I would recommend this to anyone wanting to take a fresh look at Jesus as the Bible portrays Him. It can be easy to get caught up in what we think a Christian "walk" should look like or bogged down in guilt for areas we feel we don't measure up. This book opens the door for freedom to be who God called you to be rather than to try fit some type of cookie cutter mold created by the current church, the current culture, or perhaps most accurately, the current church culture.
In the interest of full-disclosure, I received a copy of this book courtesy of Tyndale House Publishers for the purpose of reviewing. I was not required to give a positive review, my opinions are genuine.
This children's book by Rachel Anne Ridge is a fun read. It's 39 pages long, but with minimal text on each page, so you can easily read it in under 5 minutes. I found it rather cute that even though it is a read-aloud length story for young children, the author broke it into "chapters" by putting a cute little sign on 3 of the pages. The story flows beautifully even if you miss this detail and I didn't bother mentioning the chapters to my kids the first time, but I think mentioning it in the future may help them glean more from this story. The chapter names are "Meeting", so we could see how he meets others, "Caring" and "Celebrating."
Flash is a donkey with a blue wagon and big ideas for heading on an adventure and collecting odds and ends that he considered "treasure" which caught his eye. When he takes a tumble and crashes his wagon load, a goat, a pig and a hen come to make sure he's okay. They bring Flash to their home to care for him (he has a bump on his head) and we are all entertained by the big personalities portrayed in so few words in this book. The illustrations show a lot of expression. When his new acquaintances have a problem that Flash is able to help solve, he discovers he has made friends. The emphasis of this book is meant to be that caring for others can be a prerequisite to making friends. It does not heavily imply that just because you do something nice for someone they WILL be or ARE your friend for sure. Don't read that far into it, it's a lighthearted kids' story.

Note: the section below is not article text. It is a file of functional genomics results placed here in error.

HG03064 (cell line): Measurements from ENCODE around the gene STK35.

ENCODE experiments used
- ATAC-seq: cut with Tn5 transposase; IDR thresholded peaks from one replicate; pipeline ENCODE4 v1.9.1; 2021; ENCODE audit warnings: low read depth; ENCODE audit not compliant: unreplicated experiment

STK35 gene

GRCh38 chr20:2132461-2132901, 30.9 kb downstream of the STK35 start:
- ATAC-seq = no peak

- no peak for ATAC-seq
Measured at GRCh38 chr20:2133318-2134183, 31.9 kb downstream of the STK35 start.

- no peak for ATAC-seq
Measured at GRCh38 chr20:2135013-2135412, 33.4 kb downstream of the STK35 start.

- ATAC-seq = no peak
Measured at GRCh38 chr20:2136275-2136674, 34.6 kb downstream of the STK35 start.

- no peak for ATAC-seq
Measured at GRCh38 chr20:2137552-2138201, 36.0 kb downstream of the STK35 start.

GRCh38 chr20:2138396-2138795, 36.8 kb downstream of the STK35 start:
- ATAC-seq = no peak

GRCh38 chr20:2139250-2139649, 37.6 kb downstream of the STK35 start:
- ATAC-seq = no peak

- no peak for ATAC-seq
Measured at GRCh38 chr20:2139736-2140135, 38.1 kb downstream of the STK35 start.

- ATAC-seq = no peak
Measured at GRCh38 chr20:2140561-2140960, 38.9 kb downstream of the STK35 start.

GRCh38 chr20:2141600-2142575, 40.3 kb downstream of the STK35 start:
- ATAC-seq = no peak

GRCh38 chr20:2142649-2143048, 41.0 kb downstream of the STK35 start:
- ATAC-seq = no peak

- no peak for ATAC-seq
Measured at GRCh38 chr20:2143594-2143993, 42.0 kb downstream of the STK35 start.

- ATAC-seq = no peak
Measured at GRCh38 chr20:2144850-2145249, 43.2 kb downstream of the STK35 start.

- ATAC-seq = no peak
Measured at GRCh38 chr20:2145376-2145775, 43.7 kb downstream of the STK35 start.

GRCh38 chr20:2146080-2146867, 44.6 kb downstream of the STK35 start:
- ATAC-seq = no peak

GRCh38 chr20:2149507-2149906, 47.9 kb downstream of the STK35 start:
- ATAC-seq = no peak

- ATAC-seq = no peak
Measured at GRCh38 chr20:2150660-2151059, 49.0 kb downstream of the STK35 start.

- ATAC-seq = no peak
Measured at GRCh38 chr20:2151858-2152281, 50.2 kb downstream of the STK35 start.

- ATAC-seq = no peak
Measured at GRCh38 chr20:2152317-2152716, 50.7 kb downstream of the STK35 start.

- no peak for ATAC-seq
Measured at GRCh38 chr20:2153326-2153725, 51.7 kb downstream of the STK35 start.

At the end of the story is a page with Proverbs 11:30, "The seeds of good deeds become a tree of life; a wise person wins friends." Then there are 2 pages prompting the reader to discuss with the child(ren) how we can be caring toward our friends. My children (ages 4-9) enjoyed this story and so did I. It's a sturdy hardcover book with a dust jacket (but when you take the dust jacket off or lose it, as happens often at our home, the hardcover is full color printed just like the dust jacket is) and the thick pages should stand up to years of use.
In the interest of full-disclosure, I received a complimentary copy of this book from Tyndale House Publishers for the purpose of reviewing. I was not required to give a positive review; my opinions are genuine.
"The Great Mill Explosion" is part of The American Adventure Series and is set in Minneapolis, Minnesota in 1878. The historical event covered is the explosion and subsequent fire destroying several flour mills in downtown Minneapolis. The moral issues include how to handle it when you are placed in a position to choose between two friends, when a friend is being bullied, and the emotional and physical challenges of being or loving a burn victim.